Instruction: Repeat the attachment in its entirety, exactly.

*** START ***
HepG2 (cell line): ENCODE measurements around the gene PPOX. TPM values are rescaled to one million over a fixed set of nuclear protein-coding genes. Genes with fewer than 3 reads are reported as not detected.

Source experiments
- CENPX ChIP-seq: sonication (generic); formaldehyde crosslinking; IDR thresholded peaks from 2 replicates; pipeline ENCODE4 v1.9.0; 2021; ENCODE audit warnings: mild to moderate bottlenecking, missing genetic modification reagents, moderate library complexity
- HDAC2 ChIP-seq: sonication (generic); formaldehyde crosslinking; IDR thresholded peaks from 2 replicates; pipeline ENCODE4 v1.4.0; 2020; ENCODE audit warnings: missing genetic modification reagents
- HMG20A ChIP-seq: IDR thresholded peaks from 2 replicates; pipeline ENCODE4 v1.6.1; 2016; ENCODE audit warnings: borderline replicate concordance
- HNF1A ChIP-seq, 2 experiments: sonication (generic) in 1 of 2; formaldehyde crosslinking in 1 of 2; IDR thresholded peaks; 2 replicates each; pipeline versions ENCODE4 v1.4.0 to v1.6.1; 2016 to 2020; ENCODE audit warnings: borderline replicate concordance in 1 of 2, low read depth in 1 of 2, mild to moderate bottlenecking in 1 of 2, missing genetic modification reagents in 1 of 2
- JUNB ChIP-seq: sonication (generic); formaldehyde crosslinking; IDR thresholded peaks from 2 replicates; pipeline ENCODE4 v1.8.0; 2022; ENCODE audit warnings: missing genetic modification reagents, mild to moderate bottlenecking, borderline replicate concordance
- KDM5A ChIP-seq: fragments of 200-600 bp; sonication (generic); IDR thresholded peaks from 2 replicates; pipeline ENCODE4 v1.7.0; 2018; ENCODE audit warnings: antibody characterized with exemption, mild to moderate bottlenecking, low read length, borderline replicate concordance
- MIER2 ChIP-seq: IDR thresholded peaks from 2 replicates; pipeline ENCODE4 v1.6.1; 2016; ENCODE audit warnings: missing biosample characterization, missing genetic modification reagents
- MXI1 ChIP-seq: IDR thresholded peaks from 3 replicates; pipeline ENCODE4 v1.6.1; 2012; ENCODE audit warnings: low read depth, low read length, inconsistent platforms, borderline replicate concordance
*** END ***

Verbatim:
HepG2 (cell line): ENCODE measurements around the gene PPOX. TPM values are rescaled to one million over a fixed set of nuclear protein-coding genes. Genes with fewer than 3 reads are reported as not detected.

Source experiments
- CENPX ChIP-seq: sonication (generic); formaldehyde crosslinking; IDR thresholded peaks from 2 replicates; pipeline ENCODE4 v1.9.0; 2021; ENCODE audit warnings: mild to moderate bottlenecking, missing genetic modification reagents, moderate library complexity
- HDAC2 ChIP-seq: sonication (generic); formaldehyde crosslinking; IDR thresholded peaks from 2 replicates; pipeline ENCODE4 v1.4.0; 2020; ENCODE audit warnings: missing genetic modification reagents
- HMG20A ChIP-seq: IDR thresholded peaks from 2 replicates; pipeline ENCODE4 v1.6.1; 2016; ENCODE audit warnings: borderline replicate concordance
- HNF1A ChIP-seq, 2 experiments: sonication (generic) in 1 of 2; formaldehyde crosslinking in 1 of 2; IDR thresholded peaks; 2 replicates each; pipeline versions ENCODE4 v1.4.0 to v1.6.1; 2016 to 2020; ENCODE audit warnings: borderline replicate concordance in 1 of 2, low read depth in 1 of 2, mild to moderate bottlenecking in 1 of 2, missing genetic modification reagents in 1 of 2
- JUNB ChIP-seq: sonication (generic); formaldehyde crosslinking; IDR thresholded peaks from 2 replicates; pipeline ENCODE4 v1.8.0; 2022; ENCODE audit warnings: missing genetic modification reagents, mild to moderate bottlenecking, borderline replicate concordance
- KDM5A ChIP-seq: fragments of 200-600 bp; sonication (generic); IDR thresholded peaks from 2 replicates; pipeline ENCODE4 v1.7.0; 2018; ENCODE audit warnings: antibody characterized with exemption, mild to moderate bottlenecking, low read length, borderline replicate concordance
- MIER2 ChIP-seq: IDR thresholded peaks from 2 replicates; pipeline ENCODE4 v1.6.1; 2016; ENCODE audit warnings: missing biosample characterization, missing genetic modification reagents
- MXI1 ChIP-seq: IDR thresholded peaks from 3 replicates; pipeline ENCODE4 v1.6.1; 2012; ENCODE audit warnings: low read depth, low read length, inconsistent platforms, borderline replicate concordance